Republican plans investigations of ‘corrupt’ Obama administration

[Things are about to get so freakin’ ugly in what passes for the halls of govt. First the challenge to Obama-care, now a corruption investigation. There will be nothing approximating “govt.” in the days to come.]

Republican plans investigations of ‘corrupt’ Obama administration

One of the more contentious political battles this year figures to be between the Obama White House and Rep. Darrell Issa, R-Calif. — the Republicans’ top congressional investigator in his role as chairman of the House Oversight and Government Reform Committee.

A signal of the coming conflict: Issa says he regrets calling Obama “one of the most corrupt presidents in modern times” — he meant to refer to the Obama administration in general.

“When you hand out $1 trillion in TARP just before this president came in, most of it unspent, $1 trillion nearly in stimulus that this president asked for, plus this huge expansion in health care and government, it has a corrupting effect,” Issa said Sunday on CNN’s State of the Union. “When I look at waste, fraud and abuse in the bureaucracy and in the government, this is like steroids to pump up the muscles of waste.”

Investigations dominated the political dynamic the last time Washington saw a Republican House and a Democratic president, leading to the impeachment of Bill Clinton.

By AP

Democrats at that time accused the Republicans of abuse of power, and say these days that they will keep a sharp eye on Issa’s tactics.

Rep. Elijah Cummings, D-Md., the top Democrat on the House Oversight and Government Reform Committee, went after Issa’s “corruption” comments in a separate appearance on CNN.

“Keep in mind, Issa will have subpoena power to subpoena almost anybody he wants to,” Cummings said. “And that’s a problem when you come to these conclusions before you even bring people in.”

Cummings added that “we can’t have witch hunts. We can’t have these fishing expeditions. We’ve got to work together.”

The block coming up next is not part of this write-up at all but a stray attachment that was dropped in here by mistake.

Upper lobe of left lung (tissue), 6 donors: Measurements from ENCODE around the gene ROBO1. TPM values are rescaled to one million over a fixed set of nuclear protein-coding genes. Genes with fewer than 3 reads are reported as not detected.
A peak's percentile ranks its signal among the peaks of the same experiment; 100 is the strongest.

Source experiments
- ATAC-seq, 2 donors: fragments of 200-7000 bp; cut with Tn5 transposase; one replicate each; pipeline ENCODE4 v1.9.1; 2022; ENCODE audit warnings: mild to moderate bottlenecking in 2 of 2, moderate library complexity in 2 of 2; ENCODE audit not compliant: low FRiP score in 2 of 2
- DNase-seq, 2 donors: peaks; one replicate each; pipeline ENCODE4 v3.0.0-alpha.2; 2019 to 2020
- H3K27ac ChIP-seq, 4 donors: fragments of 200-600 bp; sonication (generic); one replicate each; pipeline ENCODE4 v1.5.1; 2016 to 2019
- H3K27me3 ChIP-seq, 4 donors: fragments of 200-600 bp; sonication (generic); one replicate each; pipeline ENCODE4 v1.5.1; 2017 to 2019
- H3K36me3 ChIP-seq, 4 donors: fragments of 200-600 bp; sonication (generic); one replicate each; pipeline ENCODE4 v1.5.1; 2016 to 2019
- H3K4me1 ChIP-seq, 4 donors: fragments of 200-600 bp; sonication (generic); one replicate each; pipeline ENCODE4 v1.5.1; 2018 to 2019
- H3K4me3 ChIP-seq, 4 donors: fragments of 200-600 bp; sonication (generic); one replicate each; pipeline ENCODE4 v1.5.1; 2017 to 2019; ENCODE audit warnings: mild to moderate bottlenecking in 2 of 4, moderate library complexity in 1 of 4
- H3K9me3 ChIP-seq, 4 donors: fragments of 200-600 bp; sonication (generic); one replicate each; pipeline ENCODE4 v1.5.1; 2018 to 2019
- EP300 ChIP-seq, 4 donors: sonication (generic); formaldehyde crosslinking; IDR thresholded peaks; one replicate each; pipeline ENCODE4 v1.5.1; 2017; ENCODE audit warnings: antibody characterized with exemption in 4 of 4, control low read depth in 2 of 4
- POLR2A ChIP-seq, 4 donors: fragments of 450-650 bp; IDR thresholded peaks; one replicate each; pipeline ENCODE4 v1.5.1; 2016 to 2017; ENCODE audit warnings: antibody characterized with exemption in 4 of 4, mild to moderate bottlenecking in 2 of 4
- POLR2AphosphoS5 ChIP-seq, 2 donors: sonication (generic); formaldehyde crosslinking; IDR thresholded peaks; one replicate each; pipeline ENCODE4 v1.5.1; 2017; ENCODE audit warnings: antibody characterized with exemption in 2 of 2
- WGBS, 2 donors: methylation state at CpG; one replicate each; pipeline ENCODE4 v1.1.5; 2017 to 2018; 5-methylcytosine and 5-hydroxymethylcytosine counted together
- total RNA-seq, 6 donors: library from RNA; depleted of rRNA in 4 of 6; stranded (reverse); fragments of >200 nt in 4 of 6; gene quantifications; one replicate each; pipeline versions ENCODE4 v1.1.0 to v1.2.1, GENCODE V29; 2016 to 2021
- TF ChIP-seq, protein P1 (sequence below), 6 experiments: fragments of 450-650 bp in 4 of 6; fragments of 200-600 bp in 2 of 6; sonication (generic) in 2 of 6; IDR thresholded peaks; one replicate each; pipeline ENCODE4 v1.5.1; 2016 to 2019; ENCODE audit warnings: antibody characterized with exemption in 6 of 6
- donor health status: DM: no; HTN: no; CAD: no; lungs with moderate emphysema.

Our friends at Politico identify Issa’s investigate priorities as follows:

1. Impact of regulation on job creation.

2. Fannie/Freddie & the Foreclosure Crisis

3. Financial Crisis Inquiry Commission and the failure to identify origins of the financial crisis

4. Combating corruption in Afghanistan

5. WikiLeaks

6. FDA/Food & Drug Safety.

(Posted by David Jackson)

 

China’s Great Leap into Nightmare

China’s Great Leap into Nightmare

Inside the archival records of Mao’s push to industrialize, and the catastrophic toll.

By Crawford Kilian, Today, TheTyee.ca

 

Mao Zedong

Mao Zedong: forward into disaster.

  • Mao’s Great Famine: The History of China’s Most Devastating Catastrophe, 1958-1962
  • Frank Dikötter
  • Walker & Co. (2010)

Today we’re comfortable with China. Communists in name only, its rulers pump consumer goods into our malls and lend Washington the money to run its wars. It seems to have at least a little influence over its lunatic client North Korea, and Canadians rejoiced when we became an acceptable destination for Chinese tourists.

Fifty years ago, however, what little we knew about “Red China” was disturbing. The Communists had been in power since 1949. They’d fought the West to a standstill in Korea, and they seemed to be more Stalinist than the late Stalin himself. Only the reddest of western fellow-travellers got even a glimpse of life behind the Bamboo Curtain.